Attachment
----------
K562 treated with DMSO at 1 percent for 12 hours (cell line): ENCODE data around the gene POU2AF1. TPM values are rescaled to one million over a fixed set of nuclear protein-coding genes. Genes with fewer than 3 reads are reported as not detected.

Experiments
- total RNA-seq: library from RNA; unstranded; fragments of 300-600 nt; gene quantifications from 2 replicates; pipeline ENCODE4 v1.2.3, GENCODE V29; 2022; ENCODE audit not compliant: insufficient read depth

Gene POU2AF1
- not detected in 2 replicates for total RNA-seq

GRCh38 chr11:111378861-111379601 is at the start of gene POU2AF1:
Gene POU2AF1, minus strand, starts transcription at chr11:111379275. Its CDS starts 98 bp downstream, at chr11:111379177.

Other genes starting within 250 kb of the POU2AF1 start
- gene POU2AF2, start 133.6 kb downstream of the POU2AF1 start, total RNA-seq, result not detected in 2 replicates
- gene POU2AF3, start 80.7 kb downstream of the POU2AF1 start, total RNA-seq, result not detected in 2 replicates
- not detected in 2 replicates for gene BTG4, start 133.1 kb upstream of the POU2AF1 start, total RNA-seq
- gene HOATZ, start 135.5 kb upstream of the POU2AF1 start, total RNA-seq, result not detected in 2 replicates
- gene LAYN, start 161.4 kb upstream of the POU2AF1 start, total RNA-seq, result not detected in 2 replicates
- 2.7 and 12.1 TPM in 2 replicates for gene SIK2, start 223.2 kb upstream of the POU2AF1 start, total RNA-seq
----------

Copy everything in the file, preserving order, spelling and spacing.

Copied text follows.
K562 treated with DMSO at 1 percent for 12 hours (cell line): ENCODE data around the gene POU2AF1. TPM values are rescaled to one million over a fixed set of nuclear protein-coding genes. Genes with fewer than 3 reads are reported as not detected.

Experiments
- total RNA-seq: library from RNA; unstranded; fragments of 300-600 nt; gene quantifications from 2 replicates; pipeline ENCODE4 v1.2.3, GENCODE V29; 2022; ENCODE audit not compliant: insufficient read depth

Gene POU2AF1
- not detected in 2 replicates for total RNA-seq

GRCh38 chr11:111378861-111379601 is at the start of gene POU2AF1:
Gene POU2AF1, minus strand, starts transcription at chr11:111379275. Its CDS starts 98 bp downstream, at chr11:111379177.

Other genes starting within 250 kb of the POU2AF1 start
- gene POU2AF2, start 133.6 kb downstream of the POU2AF1 start, total RNA-seq, result not detected in 2 replicates
- gene POU2AF3, start 80.7 kb downstream of the POU2AF1 start, total RNA-seq, result not detected in 2 replicates
- not detected in 2 replicates for gene BTG4, start 133.1 kb upstream of the POU2AF1 start, total RNA-seq
- gene HOATZ, start 135.5 kb upstream of the POU2AF1 start, total RNA-seq, result not detected in 2 replicates
- gene LAYN, start 161.4 kb upstream of the POU2AF1 start, total RNA-seq, result not detected in 2 replicates
- 2.7 and 12.1 TPM in 2 replicates for gene SIK2, start 223.2 kb upstream of the POU2AF1 start, total RNA-seq